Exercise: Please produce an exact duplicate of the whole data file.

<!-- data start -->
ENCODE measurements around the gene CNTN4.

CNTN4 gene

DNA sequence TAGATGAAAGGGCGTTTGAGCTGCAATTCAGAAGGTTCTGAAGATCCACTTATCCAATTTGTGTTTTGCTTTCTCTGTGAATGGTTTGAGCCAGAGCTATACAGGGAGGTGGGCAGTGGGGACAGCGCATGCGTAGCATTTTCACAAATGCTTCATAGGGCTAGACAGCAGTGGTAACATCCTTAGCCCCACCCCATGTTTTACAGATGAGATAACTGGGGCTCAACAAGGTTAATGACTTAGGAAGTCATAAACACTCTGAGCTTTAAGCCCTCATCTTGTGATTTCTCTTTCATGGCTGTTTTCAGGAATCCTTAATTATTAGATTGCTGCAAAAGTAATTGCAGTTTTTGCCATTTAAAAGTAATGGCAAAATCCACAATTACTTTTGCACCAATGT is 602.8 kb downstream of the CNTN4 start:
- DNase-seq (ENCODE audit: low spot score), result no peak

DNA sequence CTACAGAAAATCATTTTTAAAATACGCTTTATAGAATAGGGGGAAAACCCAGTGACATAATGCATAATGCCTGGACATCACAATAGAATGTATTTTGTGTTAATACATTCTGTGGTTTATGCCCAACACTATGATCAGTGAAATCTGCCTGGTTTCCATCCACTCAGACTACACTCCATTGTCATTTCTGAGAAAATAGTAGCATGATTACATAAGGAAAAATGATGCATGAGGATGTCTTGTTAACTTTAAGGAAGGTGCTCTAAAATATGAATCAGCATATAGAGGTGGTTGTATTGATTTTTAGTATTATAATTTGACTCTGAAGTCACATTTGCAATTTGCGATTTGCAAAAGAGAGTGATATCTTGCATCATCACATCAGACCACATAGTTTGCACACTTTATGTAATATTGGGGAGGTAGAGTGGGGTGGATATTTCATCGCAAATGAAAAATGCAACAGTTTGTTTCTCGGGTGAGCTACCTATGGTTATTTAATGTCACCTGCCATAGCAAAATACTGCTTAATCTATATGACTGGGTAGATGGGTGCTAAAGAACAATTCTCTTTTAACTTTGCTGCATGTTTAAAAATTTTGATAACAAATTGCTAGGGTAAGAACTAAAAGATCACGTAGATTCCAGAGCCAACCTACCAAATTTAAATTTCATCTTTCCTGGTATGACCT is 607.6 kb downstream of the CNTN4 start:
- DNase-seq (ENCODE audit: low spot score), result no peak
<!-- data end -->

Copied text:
ENCODE measurements around the gene CNTN4.

CNTN4 gene

DNA sequence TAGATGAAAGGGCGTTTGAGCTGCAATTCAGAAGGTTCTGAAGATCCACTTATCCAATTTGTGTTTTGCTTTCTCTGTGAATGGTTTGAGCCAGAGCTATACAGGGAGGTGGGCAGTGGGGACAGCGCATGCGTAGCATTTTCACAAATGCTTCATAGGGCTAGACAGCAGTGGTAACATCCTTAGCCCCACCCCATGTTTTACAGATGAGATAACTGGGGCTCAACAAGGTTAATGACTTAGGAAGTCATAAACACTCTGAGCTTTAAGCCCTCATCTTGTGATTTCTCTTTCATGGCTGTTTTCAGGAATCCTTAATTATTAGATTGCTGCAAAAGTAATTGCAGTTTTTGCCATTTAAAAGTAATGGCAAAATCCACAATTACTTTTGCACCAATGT is 602.8 kb downstream of the CNTN4 start:
- DNase-seq (ENCODE audit: low spot score), result no peak

DNA sequence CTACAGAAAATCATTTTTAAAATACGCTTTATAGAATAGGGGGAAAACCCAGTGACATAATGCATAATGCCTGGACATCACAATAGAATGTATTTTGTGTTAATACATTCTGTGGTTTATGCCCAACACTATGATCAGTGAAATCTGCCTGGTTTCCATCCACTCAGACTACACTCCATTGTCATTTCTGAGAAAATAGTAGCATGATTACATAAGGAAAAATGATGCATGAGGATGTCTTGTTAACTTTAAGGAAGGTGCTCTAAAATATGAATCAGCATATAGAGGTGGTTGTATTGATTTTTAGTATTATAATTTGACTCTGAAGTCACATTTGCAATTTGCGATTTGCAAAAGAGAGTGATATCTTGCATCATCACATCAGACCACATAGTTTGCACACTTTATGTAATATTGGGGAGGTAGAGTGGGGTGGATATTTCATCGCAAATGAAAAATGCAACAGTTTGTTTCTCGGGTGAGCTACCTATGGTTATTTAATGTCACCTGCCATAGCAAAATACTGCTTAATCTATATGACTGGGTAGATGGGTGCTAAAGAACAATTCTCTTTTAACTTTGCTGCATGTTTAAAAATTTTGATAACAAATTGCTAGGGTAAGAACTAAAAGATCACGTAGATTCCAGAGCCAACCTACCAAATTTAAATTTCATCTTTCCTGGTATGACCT is 607.6 kb downstream of the CNTN4 start:
- DNase-seq (ENCODE audit: low spot score), result no peak